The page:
East-west crop orientation
The competitive ability of cereal crops can be increased by orientating crop rows at a right angle to the sun light direction, that is, sow crops in an east-west direction. East-west crops more effectively shade weeds in the inter-row space than north-south crops. The shaded weeds have reduced biomass production and reduced seed set. In particularly weedy fields, the reduced weed growth leads to increased crop yield.
Altering the orientation of a broadleaf crop has less impact on weed growth. This is because broadleaf plants will alter the angle of their leaves over the course of the day to 'track' the sun as it moves across the sky. Therefore, as the leaves of the broadleaf crop move to catch the most sunlight, they cast less shade over the inter-row space.
In paddocks with a high weed burden, crop orientation has a significant impact on crop and weed growth. Trials at Merredin and Beverley in Western Australia (2002-2005) indicated that weed biomass was reduced by 51% in wheat crops and 37% in barley crops, when crops were sown in an east-west rather than north-south orientation. Grain yield increased by 25% in wheat and 17% in barley crops. When the weed burden is low (due to herbicides use) the impact of crop orientation on grain yield and weed biomass may not be apparent. However, there is still a significant reduction in weed seed production. Trials at Merredin, Katanning and Wongan Hills in WA (2010-2011) indicated that annual ryegrass seed production in east-west wheat and barley crops was halved. Annual ryegrass in east-west crops produced an average of 2977 seeds per square metre (seeds/m2), compared to the 5691 seeds/m2 in north-south crops. The only exception was Katanning 2010 where annual ryegrass emerged two weeks after the crop, ensuring that the crop was highly competitive regardless of crop orientation.
|Year||Location||Annual ryegrass seeds/m2 in east-west crops||Annual ryegrass seeds/m2 in north-south crops|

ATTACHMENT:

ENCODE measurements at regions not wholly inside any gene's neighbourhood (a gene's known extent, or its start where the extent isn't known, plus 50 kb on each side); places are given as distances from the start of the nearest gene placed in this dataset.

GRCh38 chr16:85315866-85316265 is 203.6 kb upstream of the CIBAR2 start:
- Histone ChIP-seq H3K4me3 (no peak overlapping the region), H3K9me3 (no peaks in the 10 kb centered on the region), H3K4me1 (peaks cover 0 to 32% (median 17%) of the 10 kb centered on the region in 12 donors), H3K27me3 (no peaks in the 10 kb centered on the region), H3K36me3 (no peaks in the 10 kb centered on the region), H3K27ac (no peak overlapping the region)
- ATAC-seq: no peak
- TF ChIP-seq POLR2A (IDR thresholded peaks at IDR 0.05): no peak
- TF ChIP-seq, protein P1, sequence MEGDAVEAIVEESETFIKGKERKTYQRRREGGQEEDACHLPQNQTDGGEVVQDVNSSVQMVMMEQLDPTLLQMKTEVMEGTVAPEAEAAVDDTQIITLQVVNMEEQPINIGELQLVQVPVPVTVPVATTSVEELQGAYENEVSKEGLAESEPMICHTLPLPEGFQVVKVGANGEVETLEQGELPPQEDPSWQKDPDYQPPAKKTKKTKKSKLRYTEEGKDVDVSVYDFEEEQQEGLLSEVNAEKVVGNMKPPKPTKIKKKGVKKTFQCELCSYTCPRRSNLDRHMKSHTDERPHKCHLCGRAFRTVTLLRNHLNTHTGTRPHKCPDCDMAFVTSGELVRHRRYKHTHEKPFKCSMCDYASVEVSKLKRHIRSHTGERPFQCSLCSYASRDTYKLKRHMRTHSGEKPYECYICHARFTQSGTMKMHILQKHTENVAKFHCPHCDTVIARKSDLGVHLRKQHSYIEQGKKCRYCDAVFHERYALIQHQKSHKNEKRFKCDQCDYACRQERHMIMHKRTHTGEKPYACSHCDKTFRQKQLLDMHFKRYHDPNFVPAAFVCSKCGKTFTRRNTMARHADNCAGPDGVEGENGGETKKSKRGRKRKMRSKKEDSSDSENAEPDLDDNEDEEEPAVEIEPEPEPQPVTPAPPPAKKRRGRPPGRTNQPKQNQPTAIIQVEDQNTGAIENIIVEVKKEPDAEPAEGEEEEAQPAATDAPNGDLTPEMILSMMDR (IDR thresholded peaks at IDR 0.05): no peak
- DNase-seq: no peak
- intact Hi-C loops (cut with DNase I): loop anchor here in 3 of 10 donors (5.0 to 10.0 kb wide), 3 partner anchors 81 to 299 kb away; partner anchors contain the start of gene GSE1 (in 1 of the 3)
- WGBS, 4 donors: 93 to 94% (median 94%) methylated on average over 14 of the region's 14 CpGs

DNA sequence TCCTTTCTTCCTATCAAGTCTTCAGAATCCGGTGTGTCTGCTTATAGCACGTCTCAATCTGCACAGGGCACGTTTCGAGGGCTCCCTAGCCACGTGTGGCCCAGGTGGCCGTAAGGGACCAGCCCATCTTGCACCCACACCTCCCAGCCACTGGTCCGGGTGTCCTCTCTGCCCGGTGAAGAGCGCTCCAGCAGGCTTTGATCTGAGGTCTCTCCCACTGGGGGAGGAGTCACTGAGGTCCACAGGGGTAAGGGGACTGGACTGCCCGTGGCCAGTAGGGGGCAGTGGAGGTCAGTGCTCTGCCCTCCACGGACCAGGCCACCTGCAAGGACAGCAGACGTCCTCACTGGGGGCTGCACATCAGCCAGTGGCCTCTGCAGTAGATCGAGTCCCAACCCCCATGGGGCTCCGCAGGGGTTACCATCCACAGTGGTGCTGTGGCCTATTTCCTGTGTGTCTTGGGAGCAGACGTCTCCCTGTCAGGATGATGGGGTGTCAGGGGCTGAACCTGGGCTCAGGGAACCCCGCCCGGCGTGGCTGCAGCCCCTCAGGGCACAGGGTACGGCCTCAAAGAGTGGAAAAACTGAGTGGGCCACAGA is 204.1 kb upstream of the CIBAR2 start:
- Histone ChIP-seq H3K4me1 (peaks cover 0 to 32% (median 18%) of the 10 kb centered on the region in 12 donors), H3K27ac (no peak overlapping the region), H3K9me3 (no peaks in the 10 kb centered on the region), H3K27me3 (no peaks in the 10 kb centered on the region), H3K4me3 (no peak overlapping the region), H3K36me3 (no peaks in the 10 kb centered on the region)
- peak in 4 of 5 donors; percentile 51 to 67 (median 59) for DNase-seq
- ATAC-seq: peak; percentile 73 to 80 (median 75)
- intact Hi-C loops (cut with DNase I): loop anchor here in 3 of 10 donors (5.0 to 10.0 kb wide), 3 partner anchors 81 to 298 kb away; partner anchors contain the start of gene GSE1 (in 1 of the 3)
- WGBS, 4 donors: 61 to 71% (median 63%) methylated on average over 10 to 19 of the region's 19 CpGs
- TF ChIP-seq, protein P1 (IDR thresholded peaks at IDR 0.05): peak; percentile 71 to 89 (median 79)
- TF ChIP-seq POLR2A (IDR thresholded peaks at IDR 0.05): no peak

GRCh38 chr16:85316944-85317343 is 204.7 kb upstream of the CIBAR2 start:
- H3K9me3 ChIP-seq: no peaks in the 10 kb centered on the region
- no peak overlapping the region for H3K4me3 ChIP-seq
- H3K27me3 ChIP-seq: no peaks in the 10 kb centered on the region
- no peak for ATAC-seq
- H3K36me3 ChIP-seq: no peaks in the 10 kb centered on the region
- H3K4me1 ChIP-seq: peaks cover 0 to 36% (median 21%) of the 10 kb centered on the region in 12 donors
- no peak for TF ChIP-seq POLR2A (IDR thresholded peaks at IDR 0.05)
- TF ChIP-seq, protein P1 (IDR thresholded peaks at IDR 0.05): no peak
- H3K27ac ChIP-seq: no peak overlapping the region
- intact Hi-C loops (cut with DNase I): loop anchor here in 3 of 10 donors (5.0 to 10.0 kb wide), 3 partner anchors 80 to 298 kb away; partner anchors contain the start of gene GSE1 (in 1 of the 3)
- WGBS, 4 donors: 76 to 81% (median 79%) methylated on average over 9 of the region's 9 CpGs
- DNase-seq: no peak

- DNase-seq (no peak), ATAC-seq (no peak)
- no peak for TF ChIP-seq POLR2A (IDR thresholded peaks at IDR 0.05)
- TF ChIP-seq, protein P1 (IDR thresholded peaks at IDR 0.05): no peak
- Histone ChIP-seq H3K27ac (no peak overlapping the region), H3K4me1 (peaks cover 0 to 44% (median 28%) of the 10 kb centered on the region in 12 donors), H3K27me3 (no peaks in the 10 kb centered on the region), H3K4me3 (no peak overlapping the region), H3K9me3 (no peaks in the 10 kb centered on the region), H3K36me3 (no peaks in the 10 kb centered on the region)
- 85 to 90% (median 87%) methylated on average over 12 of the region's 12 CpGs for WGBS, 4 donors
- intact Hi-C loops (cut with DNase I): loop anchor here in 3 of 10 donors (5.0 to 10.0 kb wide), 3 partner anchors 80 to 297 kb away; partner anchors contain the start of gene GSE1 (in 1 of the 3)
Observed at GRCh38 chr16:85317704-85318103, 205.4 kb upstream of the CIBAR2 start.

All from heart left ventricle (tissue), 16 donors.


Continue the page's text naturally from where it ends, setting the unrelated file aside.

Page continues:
- Consider the weed species in the field. Broadleaf weeds can alter the angle of their leaves to 'track' the sun throughout the day. So while a cereal crop can shade broadleaf weeds, the weeds will still be able to get maximum benefit from any sunlight that reaches them through the crop canopy. Further, any weeds that grow taller than the crop will not be effectively shaded by the crop canopy.
- Consider the layout of the paddock. It may not be possible to sow a paddock in an east-west direction, depending of the shape of individual fields.
- Consider the location of the paddock. The sun angle in winter is highest at the equator (where the sun is close to being directly overhead at midday). Sun angle becomes lower south of the equator. A low sun angle in winter will cause an east-west crop to cast shade on the inter-row space for a great proportion of the day. Therefore, a crop orientation will have a greater impact in southern Australia, compared to northern Australia.
- Using an east-west orientation may be more practical with auto-steer. Without auto-steer, driving directly into the sunrise/sunset for seeding/spraying/harvest of an east-west crop will be unpleasant and potentially dangerous.
- Increased shading by an east-west crop reduces the soil surface temperature in the inter-row space and reduces evaporation, leading to increased soil moisture. This increased moisture occasionally increases crop yield where moisture is limited. However, the cool, moist environment of the inter-row space may influence the development of crop disease in some locations (although altered levels of disease were not noted in previous trials).